OpenBEL to become a Linux Foundation Collaborative Project
Data collection has never been a problem in the life sciences. Indeed, one could point to the life sciences as the source of the original big data conundrum. Previous efforts to resolve big data knowledge management and global collaboration have hit their limit however, and now a new approach is needed.
OpenBEL, an open source software project "that enables users to capture, store, share, and leverage life sciences content through a knowledge engineering platform" was developed to manage all the data the life sciences generate.
In the beginning it was proprietary software but it became an open source project 10 years later in June 2012. Within, there was great success in developing a standard way of expressing information via a common Biological Expression Language that represents scientific findings "in a computable form by capturing causal and correlative relationships in context."
The BEL framework is an open platform designed to capture, integrate and store knowledge within an organization and with its partners, and is explained thusly by the organization: "Central to the design of the framework is the ability to integrate knowledge across different representational vocabularies and ontologies. This allows organizations to combine knowledge from disparate sources into centralized knowledge repositories. The combined knowledge can be made available to a variety of decision support and analytical applications through a standardized set of computable networks and APIs."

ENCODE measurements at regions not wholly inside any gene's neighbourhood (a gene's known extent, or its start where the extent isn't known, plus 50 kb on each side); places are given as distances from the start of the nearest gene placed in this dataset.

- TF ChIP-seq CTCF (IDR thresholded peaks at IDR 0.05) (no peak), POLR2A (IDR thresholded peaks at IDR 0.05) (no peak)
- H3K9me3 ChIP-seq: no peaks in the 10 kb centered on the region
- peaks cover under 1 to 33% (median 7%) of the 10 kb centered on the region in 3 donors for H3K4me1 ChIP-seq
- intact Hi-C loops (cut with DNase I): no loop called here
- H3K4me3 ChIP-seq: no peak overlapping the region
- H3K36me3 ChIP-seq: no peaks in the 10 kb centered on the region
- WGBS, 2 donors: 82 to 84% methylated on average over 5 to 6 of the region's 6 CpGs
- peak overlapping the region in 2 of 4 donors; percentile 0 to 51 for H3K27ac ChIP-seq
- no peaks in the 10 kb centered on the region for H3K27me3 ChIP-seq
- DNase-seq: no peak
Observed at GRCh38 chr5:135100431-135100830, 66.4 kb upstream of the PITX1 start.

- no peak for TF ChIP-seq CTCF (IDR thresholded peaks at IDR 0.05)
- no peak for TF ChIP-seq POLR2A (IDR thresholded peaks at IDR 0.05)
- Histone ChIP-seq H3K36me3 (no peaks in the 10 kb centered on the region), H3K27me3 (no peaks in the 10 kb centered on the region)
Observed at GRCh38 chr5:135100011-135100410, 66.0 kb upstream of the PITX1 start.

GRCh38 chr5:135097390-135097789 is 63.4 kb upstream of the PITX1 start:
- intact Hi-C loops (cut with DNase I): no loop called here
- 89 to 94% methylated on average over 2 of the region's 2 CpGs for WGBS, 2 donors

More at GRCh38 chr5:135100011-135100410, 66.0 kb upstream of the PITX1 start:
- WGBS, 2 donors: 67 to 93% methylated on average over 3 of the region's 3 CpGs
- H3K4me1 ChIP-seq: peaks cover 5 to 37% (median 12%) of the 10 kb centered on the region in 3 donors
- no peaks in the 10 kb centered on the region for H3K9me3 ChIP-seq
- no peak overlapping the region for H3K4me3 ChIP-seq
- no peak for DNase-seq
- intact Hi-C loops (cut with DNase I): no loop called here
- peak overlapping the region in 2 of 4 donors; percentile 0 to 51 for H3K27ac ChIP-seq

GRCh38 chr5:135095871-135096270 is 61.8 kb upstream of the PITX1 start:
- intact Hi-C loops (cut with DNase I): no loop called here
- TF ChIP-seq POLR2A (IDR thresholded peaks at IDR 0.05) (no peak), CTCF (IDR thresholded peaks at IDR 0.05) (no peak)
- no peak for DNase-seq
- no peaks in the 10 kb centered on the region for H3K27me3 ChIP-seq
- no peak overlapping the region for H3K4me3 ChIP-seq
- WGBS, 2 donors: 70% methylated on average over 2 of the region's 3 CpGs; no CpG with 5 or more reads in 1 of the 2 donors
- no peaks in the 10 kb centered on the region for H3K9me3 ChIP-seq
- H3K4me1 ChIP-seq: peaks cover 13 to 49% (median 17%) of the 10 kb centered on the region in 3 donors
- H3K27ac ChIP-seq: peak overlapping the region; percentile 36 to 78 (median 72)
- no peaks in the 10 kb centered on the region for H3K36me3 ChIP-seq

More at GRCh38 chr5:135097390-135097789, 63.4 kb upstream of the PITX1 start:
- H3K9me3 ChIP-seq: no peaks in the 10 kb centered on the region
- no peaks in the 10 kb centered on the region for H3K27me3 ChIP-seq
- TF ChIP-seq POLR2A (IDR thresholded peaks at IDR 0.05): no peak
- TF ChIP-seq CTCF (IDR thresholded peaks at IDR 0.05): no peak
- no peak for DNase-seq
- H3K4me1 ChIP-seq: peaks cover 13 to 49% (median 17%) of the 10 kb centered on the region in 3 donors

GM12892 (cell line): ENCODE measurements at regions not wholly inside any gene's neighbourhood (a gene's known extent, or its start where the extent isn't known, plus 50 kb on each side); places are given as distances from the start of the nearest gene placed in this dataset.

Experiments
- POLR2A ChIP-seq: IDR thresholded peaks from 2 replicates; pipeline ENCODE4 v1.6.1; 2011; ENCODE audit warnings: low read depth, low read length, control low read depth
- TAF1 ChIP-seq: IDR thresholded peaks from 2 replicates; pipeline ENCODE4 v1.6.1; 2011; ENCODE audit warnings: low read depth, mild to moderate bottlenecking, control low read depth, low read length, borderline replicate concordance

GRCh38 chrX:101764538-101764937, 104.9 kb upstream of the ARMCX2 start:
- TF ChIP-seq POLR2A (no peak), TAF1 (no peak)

So far, so good ... as far as it goes.
But while OpenBEL does a good job in managing massive amounts of data, it struggles in providing a collaborative platform that can match the speed in innovations the community so desperately seeks. Enter the newly-formed partnership between OpenBEL and the Linux Foundation.
"The Linux Foundation hosts the largest collaborative project in the history of computing: Linux. It is the standard by which all open development projects measure themselves. We know our industry can learn a lot from this neutral steward of open development and governance," said Ted Slater, Project lead for OpenBEL, in a statement to the press. "Also by hosting OpenBEL at The Linux Foundation, we have access to a variety of important services to help facilitate collaborative development, allowing our teams to focus on our subject matter: life science."
"We are able to take what we know about Linux and collaborative development and transfer that to new industries," said Jim Zemlin, executive director at The Linux Foundation, in a statement to the press. "Successful open source projects don't just host code; they make use of a full suite of open source best practices to quickly gain adoption and collaboration. We aim to help OpenBEL achieve even more success."
Of all the newly formed partnerships and alliances I've seen lately, this one is by far the most promising. There is no argument that Linux is the single most successful collaborative project in existence and there is no doubt that OpenBEL is aiming to follow suit in the life sciences.
It is, as they say, a marriage made in heaven.
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